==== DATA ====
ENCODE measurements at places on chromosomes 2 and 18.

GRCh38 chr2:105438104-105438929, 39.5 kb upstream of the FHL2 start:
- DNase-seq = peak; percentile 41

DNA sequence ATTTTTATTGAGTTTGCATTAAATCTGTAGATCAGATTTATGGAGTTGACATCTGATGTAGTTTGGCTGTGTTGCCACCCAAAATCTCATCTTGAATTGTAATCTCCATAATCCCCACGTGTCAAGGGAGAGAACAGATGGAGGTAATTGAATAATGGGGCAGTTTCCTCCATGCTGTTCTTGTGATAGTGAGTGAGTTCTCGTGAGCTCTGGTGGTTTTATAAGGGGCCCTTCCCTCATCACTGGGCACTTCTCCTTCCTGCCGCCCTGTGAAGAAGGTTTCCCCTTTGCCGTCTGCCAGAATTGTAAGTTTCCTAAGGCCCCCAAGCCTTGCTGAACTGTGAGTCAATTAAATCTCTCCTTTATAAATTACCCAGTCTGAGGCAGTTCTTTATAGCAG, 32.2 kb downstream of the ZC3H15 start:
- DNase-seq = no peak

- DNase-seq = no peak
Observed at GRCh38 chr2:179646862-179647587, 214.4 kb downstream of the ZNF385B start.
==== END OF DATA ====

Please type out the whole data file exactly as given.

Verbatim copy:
ENCODE measurements at places on chromosomes 2 and 18.

GRCh38 chr2:105438104-105438929, 39.5 kb upstream of the FHL2 start:
- DNase-seq = peak; percentile 41

DNA sequence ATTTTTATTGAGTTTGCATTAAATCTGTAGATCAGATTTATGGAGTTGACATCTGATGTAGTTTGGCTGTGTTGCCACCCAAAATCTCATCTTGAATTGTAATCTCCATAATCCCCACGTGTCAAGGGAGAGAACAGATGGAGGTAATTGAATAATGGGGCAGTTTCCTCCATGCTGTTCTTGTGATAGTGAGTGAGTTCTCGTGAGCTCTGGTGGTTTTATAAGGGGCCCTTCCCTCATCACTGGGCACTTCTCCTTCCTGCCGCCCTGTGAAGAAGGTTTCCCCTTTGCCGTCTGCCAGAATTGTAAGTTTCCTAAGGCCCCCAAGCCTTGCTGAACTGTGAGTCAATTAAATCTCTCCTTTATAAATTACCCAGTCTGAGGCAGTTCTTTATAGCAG, 32.2 kb downstream of the ZC3H15 start:
- DNase-seq = no peak

- DNase-seq = no peak
Observed at GRCh38 chr2:179646862-179647587, 214.4 kb downstream of the ZNF385B start.